Transformation of citric acid to acetic acid, acetoin and diacetyl by wine making lactic acid bacteria.
A decrease in citric acid and increases in acetic acid, acetoin and diacetyl were found in the test red wine after inoculation of intact cells of Leuconostoc mesenteroides subsp. lactosum ATCC 27307, a malo-lactic bacterium, grown on the malate plus citrate-medium. Citric acid in the buffer solution was transformed to acetic acid, acetoin and diacetyl in the pH range of 2 to 6 after inoculation with intact cells of this bacterial species. It was concluded that citric acid in wine making involving malolactic fermentation, at first, was converted by citrate lyase to acetic and oxaloacetic acids, and the latter was successively transformed by decarboxylation to pyruvic acid which was subsequently converted to acetoin, diacetyl and acetic acid. Both the activities of citrate lyase and acetoin formation from pyruvic acid in the dialyzed cellfree extract were optimal at pH 6.0. Divalent cations such as Mn2+, Mg2+, Co2+ and Zn2+ activated the citrate lyase. The citrate lyase was completely inhibited by EDTA, Hg2+ and Ag2+. The acetoin formation from pyruvic acid was significantly stimulated by thiamine pyrophosphate and CoCl2, and inhibited by oxaloacetic acid. Specific activities of the citrate lyase and acetoin formation were considerably variable among the six strains of malo-lactic bacteria examined. Some activities of irreversible reduction of diacetyl to acetoin were found in the cell-free extracts of four of the malolactic bacteria strains and the optimal pH was 6.0 for this activity of Leu. mesenteroides.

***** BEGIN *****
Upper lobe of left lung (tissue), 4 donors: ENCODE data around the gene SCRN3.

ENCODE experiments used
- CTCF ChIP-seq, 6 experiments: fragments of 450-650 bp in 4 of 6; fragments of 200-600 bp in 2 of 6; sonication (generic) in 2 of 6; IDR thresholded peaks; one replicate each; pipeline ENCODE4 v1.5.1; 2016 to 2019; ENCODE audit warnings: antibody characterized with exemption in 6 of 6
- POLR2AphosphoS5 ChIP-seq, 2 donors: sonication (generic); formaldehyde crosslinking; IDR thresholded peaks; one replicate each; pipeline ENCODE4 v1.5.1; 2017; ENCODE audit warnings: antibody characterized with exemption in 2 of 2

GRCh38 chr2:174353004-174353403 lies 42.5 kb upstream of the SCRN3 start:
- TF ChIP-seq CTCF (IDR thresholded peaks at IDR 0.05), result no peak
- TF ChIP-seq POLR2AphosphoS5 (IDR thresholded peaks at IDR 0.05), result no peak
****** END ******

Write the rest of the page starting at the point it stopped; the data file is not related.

- Bioscience, Biotechnology, and Biochemistry
Bioscience, Biotechnology, and Biochemistry 49(7), 2147-2157, 1985
Japan Society for Bioscience, Biotechnology, and Agrochemistry